Spaceman: An Astronaut's Unlikely Journey to Unlock the Secrets of the Universe - Mike Massimino (2016)


When I packed up my locker and walked out of Ellington, I had to face the big question: What do you do when you’re an astronaut who can’t fly? Having the “astronaut” title on your résumé is a great way to open doors. You can get a job interview just about anywhere, and companies are usually eager to hire you. But it only gets you so far. You’ve got about two weeks’ worth of telling funny space stories before that wears thin and people start to ask, “What else can you do?”

It was a hard transition for me. I’d been dreaming of going to space since I was a kid. I’d never really thought about what I was going to do afterward. Once you leave active flight status, you’re supposed to transition to a managerial role or say your good-byes. I didn’t want to be management, but I wasn’t ready to leave, either. I hung around the office for a while, making my PR videos, doing guest spots on TV, handling whatever I was assigned to handle. I was in denial for a long time. I knew that things were winding down, but I wasn’t taking any decisive steps to do something else. Part of me felt like nothing I did could possibly top what I’d already done. But part of me knew that wasn’t true. I did want to do other things, tackle other challenges, but it was hard to admit that to myself.

There came a point, looking around the office, when I knew it was time. Kevin Kregel had retired; he was flying commercial for Southwest Airlines. Scorch had left to fly for FedEx. Digger had been gone since 2004; he moved to Colorado and became a motivational speaker. Scooter had left in 2010 to work for an aerospace technology company. Steve Smith and Rick Linnehan and Nancy Currie were here and there serving in different managerial jobs. John Grunsfeld was leaving for an administrative role at NASA headquarters in DC; I’m pretty sure he’ll end up running the whole place someday. Bueno and Drew flew again on station assembly flights and were both still active. Megan was still active, too, but taking time off to have a baby. I was coming up on my fiftieth birthday. Younger people were coming in and stepping up. I needed to make a decision. I thought a lot about the talk Neil Armstrong gave to us my first week at NASA: The important thing in life is having a passion, something you really love doing, and you take joy in the fact that you get to wake up every day and do it.

I began to realize academia made the most sense for me. I’d enjoyed teaching during my time at Rice and at Georgia Tech. In December 2011, Rice University reached out to NASA, looking for someone to be the executive director of the Rice Space Institute. They wanted someone to beef their program up and coordinate its research and activities more closely with the work being done the Johnson Space Center. I applied for the job, got it, and the astronaut office agreed to loan me out; my salary and benefits would still be paid by NASA, but I would work at the university. I led a few seminars, helped to develop the curriculum. It was a great way to ease back into university life. Not long after, my alma mater Columbia started asking if I wanted to come back to the engineering school as a visiting professor, still on loan from NASA. As it happened, Daniel was starting at Columbia as a freshman in the fall of 2013. Gabby was starting her junior year at Sarah Lawrence up in Bronxville. With the kids gone and the shuttle program over, Carola and I didn’t have much keeping us in Houston. After fifteen months at Rice, I took the visiting professorship offer and we moved back to New York.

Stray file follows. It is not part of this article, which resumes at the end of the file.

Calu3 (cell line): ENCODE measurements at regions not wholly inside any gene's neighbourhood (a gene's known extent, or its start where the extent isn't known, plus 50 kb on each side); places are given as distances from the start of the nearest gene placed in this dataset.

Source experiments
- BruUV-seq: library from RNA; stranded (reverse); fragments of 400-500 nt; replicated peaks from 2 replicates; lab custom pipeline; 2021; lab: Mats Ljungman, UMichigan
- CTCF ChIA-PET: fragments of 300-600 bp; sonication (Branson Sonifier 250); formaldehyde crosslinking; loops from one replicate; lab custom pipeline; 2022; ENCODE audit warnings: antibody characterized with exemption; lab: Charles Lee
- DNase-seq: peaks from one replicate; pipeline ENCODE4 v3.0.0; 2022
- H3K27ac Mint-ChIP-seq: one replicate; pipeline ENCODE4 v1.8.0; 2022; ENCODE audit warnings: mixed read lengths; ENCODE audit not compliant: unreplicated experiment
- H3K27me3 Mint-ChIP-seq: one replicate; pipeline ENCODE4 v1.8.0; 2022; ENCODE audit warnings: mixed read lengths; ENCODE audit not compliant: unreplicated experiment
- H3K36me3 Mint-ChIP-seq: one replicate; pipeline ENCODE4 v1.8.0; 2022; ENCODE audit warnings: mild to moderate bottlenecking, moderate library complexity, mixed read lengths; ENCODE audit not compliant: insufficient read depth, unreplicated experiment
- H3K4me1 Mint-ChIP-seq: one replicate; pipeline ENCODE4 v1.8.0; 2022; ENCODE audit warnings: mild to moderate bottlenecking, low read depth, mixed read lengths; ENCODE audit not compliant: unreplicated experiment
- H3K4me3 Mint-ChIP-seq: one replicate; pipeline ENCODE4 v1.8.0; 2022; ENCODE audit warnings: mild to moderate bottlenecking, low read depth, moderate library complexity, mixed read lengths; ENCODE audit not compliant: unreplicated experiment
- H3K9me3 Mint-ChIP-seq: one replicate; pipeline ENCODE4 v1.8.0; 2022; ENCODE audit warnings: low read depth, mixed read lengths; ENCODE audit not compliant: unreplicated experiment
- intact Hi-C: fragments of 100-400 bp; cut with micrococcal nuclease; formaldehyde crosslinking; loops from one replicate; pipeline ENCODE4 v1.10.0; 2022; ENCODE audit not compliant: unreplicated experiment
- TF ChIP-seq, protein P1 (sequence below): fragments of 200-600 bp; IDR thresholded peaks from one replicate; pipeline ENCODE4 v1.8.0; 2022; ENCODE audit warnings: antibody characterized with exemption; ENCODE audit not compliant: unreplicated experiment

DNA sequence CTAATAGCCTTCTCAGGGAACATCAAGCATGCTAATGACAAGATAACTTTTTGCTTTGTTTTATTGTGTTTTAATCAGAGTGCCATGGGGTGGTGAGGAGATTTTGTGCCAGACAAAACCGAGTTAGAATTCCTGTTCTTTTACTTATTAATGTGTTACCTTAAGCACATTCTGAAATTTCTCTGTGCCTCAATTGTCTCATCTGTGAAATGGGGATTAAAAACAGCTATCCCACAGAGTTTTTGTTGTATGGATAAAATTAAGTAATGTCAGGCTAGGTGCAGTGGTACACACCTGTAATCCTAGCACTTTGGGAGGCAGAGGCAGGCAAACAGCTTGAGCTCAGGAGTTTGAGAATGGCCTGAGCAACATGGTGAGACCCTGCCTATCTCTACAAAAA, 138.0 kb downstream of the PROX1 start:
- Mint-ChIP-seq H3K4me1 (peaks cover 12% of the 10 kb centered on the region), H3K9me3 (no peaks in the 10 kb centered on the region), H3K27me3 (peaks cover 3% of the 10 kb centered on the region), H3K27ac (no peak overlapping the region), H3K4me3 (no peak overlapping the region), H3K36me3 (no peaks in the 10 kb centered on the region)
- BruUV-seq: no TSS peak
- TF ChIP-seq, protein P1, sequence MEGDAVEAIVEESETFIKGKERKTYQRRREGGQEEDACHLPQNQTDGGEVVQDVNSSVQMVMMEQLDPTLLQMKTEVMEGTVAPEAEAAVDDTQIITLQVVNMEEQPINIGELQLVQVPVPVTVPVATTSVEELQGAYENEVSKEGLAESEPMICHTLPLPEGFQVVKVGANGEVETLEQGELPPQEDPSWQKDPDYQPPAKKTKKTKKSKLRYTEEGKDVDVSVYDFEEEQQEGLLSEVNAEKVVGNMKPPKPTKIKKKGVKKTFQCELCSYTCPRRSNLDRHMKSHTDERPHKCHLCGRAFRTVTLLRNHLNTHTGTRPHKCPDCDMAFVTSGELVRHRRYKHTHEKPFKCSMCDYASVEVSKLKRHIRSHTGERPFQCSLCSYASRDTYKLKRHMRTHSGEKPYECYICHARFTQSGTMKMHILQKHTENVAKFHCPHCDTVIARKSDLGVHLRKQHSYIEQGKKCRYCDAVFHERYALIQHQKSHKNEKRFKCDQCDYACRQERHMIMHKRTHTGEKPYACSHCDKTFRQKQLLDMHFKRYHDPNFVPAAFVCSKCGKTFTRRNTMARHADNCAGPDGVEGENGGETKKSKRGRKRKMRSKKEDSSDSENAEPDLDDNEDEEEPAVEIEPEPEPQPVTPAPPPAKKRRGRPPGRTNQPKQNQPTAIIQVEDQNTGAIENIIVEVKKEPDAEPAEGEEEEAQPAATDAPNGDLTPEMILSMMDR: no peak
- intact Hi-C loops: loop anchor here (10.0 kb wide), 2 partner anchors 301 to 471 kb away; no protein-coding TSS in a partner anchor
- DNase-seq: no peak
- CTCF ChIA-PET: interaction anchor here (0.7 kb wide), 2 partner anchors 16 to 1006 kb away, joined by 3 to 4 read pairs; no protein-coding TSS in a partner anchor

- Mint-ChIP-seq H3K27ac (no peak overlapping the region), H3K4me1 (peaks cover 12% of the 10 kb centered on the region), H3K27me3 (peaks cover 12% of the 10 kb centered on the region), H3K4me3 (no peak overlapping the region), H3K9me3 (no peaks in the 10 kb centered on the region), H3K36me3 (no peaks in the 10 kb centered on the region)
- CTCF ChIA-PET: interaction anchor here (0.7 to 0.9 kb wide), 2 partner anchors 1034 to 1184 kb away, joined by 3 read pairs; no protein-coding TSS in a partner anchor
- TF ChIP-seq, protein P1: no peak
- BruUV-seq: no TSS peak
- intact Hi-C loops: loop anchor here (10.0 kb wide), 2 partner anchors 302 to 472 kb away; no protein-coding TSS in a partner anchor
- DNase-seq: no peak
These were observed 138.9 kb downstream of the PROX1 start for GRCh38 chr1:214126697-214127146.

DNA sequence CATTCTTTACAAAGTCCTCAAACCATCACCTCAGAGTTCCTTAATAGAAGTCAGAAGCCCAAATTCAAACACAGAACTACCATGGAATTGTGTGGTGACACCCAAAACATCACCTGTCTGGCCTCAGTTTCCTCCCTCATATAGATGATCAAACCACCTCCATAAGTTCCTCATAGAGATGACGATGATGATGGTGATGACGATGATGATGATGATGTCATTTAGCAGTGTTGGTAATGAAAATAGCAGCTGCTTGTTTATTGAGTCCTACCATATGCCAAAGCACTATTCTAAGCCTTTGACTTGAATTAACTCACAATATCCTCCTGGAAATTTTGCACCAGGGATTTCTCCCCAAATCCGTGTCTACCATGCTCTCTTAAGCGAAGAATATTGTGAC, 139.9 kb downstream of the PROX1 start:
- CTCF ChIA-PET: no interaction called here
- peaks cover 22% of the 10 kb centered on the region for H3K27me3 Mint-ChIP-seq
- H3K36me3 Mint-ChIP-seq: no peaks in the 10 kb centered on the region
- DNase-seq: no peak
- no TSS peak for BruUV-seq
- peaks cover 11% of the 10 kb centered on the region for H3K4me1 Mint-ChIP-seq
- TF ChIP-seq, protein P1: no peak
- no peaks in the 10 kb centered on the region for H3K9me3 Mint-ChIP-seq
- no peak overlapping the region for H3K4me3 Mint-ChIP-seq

On October 1, 2013, right after we left Houston, the federal government shut down when the House of Representatives tried to use the 2014 appropriations bill as leverage to defund President Obama’s Affordable Care Act. NASA was shut down almost entirely; only six hundred of its eighteen thousand employees stayed on to support the astronauts on the space station. Along with most of my colleagues, I was deemed “nonessential” and furloughed without pay for what ended up being two very worrisome weeks. I couldn’t believe it was happening. How had we gone from John Glenn being a national hero to a time where astronauts weren’t even getting paid?

The government shutdown started, somewhat symbolically, on the fifty-fifth anniversary of NASA’s charter. In the Mercury and Apollo years America believed in itself. We pledged our public resources to a lofty common goal and we put a man on the moon as a result—a perfect good. The fact that half a century later our elected representatives were willing to jeopardize that mission over some political squabble says a lot about the faith we put in our public institutions today. We owe it to ourselves to be better.